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Derogation provision | Tanguay wants a “balance” at the end of the legal debate

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(Lac-Beauport) Marc Tanguay considers “excessive and unreasonable” the use made by François Legault of the derogation provision in his laws on secularism and the French language. He argues that the legal debate on the issue, which could land in the Supreme Court, could mark out the power of the provinces to suspend rights and freedoms provided for in the charters.

While the pre-sessional caucus of the Liberal Party of Quebec (PLQ) is being held from Tuesday to Thursday in Lac-Beauport, north of Quebec, the leader of the official opposition strongly criticized the prime minister of the CAQ who governs, a-t- he says, as if the province hasn’t had its own charter of rights and freedoms since 1975.

In an interview published Saturday in The Press, the Prime Minister of Canada, Justin Trudeau, said that the federal government is considering submitting a reference to the Supreme Court of Canada to obtain its opinion on the use made by several provinces of the notwithstanding clause. This mechanism, provided for in the constitution, allows a government to suspend sections of the Canadian Charter of Rights and Freedoms for a period of five years.

Marc Tanguay denounces the “preventive” use of the derogation provision that has been made by the Legault government in recent years when it adopted laws 21 and 96 on secularism and the protection of French.

“To do it in a total and preventive way, it does not hold up,” he said.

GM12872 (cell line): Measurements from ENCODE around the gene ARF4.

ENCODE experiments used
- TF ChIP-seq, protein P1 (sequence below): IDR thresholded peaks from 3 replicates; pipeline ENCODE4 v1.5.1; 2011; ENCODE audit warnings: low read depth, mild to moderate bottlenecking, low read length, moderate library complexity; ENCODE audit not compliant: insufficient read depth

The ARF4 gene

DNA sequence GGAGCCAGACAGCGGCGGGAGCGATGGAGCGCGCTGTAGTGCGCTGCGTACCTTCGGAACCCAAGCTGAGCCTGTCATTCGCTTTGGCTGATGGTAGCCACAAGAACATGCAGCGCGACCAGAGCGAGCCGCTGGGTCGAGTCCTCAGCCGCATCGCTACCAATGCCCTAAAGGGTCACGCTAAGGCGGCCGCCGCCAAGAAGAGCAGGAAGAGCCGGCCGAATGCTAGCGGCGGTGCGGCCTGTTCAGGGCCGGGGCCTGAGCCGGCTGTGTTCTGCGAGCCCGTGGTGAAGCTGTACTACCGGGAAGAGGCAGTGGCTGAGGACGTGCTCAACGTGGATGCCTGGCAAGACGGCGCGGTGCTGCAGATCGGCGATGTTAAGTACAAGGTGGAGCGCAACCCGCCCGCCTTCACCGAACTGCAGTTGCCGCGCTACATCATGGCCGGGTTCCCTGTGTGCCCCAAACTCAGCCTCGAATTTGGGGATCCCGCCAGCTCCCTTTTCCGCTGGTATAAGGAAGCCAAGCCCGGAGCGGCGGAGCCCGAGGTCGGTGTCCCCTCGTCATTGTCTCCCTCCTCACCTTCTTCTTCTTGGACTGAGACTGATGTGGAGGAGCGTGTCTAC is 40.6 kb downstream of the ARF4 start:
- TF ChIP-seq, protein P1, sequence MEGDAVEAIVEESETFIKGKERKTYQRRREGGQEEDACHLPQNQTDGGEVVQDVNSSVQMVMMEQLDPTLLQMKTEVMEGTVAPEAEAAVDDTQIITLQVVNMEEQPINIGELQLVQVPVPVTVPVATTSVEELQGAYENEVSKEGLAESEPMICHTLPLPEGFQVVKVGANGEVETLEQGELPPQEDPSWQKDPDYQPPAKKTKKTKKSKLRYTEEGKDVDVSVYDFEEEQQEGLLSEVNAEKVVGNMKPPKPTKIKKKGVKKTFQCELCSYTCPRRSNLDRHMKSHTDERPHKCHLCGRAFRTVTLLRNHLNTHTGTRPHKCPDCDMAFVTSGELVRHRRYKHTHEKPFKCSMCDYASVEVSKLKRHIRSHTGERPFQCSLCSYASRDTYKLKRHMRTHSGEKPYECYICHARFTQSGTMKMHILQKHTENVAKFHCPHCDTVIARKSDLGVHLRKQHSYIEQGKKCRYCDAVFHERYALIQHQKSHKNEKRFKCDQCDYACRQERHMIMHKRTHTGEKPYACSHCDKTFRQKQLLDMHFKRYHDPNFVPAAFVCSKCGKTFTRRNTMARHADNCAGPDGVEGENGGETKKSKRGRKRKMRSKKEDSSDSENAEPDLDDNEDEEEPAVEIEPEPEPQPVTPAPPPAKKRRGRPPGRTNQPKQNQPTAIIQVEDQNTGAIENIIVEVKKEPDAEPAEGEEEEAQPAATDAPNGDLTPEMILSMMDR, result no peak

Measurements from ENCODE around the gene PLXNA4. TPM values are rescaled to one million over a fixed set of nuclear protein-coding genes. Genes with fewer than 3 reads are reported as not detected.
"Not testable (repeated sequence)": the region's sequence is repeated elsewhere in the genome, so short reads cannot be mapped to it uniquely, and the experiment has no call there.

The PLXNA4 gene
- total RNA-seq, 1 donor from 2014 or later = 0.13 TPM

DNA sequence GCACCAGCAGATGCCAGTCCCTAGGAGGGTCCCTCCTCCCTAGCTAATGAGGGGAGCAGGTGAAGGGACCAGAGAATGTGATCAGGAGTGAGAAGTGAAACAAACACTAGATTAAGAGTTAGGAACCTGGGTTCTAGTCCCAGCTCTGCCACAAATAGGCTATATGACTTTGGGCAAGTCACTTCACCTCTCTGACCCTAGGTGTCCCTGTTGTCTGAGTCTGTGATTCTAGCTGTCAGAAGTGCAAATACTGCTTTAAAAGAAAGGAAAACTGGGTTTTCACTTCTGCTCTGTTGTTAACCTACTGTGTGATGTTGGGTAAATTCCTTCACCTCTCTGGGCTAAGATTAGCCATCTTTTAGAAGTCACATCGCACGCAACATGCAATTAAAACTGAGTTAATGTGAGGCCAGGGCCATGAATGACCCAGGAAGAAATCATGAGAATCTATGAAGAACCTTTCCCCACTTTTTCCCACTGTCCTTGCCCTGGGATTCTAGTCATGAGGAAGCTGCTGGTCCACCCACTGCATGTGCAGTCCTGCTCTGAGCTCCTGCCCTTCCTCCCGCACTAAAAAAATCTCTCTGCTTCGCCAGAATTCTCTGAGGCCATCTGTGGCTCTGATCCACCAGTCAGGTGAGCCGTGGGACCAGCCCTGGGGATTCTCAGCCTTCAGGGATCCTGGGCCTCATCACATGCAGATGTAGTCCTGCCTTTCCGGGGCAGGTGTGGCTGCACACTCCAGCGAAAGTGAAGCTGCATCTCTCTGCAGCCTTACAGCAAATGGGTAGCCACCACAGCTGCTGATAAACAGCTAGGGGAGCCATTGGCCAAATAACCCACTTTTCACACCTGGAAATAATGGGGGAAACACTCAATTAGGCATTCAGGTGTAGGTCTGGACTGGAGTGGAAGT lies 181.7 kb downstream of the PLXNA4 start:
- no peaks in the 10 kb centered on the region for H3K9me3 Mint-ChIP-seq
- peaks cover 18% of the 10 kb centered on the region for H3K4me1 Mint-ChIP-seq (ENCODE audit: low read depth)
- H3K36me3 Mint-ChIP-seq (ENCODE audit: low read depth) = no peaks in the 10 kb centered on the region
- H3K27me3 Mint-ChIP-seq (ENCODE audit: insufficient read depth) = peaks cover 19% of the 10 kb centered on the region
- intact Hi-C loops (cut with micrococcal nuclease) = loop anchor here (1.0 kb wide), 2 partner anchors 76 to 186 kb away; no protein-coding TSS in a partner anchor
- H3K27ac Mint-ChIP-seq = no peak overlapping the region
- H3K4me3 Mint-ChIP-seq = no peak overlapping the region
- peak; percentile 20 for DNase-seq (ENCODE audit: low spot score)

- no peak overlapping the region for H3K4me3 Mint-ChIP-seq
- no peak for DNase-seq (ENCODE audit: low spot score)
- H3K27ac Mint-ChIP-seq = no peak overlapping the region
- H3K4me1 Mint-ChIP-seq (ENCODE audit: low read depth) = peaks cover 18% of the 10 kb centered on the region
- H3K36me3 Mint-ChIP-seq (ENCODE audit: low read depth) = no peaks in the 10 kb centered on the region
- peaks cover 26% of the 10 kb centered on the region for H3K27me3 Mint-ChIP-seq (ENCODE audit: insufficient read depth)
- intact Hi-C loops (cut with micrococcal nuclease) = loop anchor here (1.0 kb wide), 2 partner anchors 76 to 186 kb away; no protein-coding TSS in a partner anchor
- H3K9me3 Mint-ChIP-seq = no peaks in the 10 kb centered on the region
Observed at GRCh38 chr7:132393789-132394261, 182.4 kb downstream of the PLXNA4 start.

The leader of the Liberal Party of Quebec also added that “the use of derogatory clauses must be done in a targeted and reasonable manner, not as [François Legault] “. According to him, the CAQ government is acting “excessively and unreasonably”.

“It’s unprecedented, to do it preemptively for all the articles before there’s even been a debate. […] If the debate [juridique] does not take place, you put the lid on the pot and you say to Quebeckers: you no longer have any rights. It’s an imbalance and I don’t want to live in a Quebec without a Quebec charter [des droits et libertés] said Mr. Tanguay.

Earlier this week, François Legault called the position defended by Justin Trudeau a “frontal attack”. According to him, the Canadian Prime Minister wants to “change the rules to weaken the powers of the provinces and Quebec”.

“I remind you that no Quebec government has adhered to the 1982 Constitution, which does not recognize the Quebec nation. The governments of the Parti Québécois, the Liberal Party and the CAQ have all used the notwithstanding clause, in particular to protect the French language,” he said.

The leader of the Parti Québécois, Paul St-Pierre Plamondon, for his part described the exit from Ottawa as an “attack on democracy”. “He wants to overthrow our democratic choices with a [gouvernement] judges chosen by himself,” he said.

Gabriel Nadeau-Dubois of Québec solidaire, for his part, affirmed that “the Prime Minister of Canada has no lesson to give in the defense of human rights, talk to the natives”.



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